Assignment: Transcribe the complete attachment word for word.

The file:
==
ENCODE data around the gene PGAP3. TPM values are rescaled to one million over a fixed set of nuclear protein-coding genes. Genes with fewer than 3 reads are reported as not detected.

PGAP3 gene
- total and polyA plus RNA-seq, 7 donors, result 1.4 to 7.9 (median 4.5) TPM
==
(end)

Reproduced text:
ENCODE data around the gene PGAP3. TPM values are rescaled to one million over a fixed set of nuclear protein-coding genes. Genes with fewer than 3 reads are reported as not detected.

PGAP3 gene
- total and polyA plus RNA-seq, 7 donors, result 1.4 to 7.9 (median 4.5) TPM